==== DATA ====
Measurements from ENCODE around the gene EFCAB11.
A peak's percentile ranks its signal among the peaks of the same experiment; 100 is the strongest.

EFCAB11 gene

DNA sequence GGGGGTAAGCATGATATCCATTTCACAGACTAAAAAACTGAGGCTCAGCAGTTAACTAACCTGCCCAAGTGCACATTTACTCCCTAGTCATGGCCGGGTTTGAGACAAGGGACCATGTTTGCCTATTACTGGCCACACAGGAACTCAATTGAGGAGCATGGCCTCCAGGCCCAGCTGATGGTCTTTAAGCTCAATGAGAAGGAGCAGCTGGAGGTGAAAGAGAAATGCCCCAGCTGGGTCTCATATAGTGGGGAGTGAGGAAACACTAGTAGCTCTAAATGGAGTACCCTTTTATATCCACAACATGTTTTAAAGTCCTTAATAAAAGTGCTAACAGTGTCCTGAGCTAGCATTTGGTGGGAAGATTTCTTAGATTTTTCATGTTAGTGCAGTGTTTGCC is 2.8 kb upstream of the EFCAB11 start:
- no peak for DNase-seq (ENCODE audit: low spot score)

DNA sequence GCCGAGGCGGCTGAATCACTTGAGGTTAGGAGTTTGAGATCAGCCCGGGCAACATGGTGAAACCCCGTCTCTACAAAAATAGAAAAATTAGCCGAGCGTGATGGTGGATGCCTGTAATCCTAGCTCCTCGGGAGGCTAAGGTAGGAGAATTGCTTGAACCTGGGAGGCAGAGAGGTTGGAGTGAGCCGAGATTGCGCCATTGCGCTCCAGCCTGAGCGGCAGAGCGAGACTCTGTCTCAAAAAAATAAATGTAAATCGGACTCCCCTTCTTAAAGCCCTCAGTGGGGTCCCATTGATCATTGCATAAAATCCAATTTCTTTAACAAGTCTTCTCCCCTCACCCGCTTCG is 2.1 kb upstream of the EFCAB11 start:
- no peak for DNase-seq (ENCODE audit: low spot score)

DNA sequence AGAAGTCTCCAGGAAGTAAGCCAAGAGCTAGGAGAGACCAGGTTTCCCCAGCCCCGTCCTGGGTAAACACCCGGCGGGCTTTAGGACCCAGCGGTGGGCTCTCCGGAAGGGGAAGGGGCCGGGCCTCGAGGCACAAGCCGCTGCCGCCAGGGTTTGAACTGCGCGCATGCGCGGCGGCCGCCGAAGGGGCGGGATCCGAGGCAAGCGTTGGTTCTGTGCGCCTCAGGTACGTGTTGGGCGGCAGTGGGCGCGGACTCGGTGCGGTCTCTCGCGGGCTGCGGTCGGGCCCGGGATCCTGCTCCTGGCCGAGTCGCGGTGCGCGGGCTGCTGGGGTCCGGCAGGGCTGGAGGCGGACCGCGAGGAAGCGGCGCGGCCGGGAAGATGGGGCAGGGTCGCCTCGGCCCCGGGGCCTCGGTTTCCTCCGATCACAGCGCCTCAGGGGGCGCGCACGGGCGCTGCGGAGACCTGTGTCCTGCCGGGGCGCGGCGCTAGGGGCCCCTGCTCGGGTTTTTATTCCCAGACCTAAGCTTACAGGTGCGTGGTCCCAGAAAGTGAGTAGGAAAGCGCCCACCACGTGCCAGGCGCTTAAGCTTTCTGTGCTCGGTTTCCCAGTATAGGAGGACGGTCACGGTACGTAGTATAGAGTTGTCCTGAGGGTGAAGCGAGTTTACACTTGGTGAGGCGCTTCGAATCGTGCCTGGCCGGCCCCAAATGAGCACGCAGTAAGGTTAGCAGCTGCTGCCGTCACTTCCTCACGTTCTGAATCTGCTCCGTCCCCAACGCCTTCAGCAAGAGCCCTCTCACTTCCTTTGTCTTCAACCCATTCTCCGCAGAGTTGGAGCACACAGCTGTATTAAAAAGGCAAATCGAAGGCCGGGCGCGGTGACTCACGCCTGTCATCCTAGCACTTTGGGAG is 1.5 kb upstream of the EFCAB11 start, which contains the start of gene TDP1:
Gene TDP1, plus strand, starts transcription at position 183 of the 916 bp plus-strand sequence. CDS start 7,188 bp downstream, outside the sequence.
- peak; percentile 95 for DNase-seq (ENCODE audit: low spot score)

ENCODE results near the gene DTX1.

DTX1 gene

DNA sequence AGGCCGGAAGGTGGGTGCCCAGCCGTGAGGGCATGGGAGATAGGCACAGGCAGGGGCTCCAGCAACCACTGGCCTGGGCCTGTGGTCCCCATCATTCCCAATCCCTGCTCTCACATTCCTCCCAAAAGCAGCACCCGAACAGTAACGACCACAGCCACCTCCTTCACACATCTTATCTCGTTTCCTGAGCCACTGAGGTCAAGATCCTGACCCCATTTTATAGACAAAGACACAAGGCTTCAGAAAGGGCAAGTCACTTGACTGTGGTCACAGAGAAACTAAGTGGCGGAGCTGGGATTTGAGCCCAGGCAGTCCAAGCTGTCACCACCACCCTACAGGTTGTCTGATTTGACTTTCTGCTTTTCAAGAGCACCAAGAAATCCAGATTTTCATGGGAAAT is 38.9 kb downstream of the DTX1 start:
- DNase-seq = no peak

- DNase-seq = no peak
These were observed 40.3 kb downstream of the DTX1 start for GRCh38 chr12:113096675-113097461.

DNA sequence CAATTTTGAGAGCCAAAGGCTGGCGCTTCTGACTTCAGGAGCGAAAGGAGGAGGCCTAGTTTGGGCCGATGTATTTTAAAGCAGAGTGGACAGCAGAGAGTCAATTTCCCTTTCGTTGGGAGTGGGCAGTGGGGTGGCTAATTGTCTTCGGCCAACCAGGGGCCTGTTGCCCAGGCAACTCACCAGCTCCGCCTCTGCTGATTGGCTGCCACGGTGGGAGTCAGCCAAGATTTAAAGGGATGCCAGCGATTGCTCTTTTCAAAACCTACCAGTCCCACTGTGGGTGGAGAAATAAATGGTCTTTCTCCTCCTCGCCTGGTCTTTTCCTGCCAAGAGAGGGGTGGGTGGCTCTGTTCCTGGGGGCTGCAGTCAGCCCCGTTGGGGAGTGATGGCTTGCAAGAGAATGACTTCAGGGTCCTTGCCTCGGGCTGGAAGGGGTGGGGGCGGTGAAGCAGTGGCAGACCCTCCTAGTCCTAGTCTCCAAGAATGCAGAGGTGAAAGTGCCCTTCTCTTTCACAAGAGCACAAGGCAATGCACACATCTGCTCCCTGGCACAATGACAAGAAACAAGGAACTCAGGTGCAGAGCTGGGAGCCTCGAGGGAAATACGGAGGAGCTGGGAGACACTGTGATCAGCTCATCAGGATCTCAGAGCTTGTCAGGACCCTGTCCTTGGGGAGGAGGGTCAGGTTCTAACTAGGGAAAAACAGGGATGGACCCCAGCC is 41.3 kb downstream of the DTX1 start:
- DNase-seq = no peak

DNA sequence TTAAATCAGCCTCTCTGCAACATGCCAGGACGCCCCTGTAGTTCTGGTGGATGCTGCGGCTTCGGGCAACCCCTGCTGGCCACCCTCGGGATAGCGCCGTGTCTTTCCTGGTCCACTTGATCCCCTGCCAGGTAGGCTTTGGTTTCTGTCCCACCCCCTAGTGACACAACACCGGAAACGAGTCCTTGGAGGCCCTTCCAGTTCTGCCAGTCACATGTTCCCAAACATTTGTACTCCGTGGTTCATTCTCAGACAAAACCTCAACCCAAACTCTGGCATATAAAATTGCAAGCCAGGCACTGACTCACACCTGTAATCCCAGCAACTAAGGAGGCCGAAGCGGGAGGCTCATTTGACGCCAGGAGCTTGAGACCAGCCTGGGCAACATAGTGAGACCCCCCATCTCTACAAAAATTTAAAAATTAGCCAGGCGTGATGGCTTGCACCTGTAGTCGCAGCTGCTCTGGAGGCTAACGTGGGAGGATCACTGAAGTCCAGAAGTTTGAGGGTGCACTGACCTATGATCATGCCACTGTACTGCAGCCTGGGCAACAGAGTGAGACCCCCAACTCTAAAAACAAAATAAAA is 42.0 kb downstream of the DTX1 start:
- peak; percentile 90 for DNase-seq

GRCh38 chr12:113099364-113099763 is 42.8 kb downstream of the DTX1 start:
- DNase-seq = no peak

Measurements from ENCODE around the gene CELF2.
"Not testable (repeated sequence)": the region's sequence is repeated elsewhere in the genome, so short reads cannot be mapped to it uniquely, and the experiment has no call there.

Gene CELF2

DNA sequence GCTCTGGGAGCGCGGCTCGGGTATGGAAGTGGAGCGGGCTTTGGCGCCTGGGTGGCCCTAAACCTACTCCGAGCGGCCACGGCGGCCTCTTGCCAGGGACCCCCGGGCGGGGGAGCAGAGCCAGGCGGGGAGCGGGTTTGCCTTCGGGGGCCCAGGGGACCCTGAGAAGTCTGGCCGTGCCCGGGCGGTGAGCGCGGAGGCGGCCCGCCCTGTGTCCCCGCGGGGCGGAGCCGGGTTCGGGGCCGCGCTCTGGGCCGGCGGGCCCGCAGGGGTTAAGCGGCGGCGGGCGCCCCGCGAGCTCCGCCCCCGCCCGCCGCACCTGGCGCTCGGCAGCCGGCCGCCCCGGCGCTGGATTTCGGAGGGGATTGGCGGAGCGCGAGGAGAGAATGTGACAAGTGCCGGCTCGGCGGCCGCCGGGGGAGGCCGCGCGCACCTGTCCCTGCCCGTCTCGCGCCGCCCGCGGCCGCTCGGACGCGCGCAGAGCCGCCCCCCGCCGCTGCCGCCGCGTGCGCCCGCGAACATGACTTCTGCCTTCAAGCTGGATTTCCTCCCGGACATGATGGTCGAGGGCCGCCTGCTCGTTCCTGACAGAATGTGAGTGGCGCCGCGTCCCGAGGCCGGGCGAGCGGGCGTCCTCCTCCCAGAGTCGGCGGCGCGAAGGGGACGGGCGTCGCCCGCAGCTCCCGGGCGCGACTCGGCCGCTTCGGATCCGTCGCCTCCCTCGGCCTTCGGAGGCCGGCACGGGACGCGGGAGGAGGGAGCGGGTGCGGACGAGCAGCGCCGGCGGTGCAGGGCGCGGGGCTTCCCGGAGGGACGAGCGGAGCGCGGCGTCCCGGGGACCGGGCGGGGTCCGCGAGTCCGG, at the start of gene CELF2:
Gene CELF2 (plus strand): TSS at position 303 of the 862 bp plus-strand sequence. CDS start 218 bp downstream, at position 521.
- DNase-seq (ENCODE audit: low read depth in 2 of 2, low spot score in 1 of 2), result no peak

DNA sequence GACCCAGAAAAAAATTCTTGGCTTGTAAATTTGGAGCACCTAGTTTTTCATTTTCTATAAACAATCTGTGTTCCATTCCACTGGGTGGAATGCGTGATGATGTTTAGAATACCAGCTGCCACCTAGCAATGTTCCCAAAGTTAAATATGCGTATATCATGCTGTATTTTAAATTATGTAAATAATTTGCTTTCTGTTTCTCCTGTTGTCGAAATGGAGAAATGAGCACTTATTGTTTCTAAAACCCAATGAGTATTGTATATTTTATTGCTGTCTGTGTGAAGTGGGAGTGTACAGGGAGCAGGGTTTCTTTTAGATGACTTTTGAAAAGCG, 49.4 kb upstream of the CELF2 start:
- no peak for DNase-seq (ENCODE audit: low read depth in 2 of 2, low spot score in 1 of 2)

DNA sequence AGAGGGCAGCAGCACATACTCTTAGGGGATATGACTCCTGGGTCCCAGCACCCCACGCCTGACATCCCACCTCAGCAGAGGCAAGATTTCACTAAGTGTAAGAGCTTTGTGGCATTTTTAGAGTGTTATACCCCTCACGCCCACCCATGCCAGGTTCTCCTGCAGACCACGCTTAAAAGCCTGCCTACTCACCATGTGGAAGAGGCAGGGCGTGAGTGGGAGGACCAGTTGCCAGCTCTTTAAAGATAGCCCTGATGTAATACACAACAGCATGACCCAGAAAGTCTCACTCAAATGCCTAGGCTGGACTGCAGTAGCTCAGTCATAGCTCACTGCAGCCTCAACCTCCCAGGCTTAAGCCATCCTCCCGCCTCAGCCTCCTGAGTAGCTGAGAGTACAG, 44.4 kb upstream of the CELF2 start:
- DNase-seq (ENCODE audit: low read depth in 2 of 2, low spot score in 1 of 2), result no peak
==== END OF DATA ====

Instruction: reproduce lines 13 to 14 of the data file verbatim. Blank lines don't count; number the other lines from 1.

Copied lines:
DNA sequence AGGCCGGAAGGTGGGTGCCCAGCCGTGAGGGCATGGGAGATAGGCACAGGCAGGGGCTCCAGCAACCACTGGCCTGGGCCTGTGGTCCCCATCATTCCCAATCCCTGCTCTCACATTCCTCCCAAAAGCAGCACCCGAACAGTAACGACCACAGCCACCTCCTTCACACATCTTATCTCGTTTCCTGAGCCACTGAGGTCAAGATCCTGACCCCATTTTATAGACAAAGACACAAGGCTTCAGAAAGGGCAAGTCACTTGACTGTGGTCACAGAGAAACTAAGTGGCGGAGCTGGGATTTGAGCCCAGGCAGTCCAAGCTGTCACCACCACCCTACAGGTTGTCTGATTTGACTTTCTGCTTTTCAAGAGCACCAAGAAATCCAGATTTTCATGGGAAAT is 38.9 kb downstream of the DTX1 start:
- DNase-seq = no peak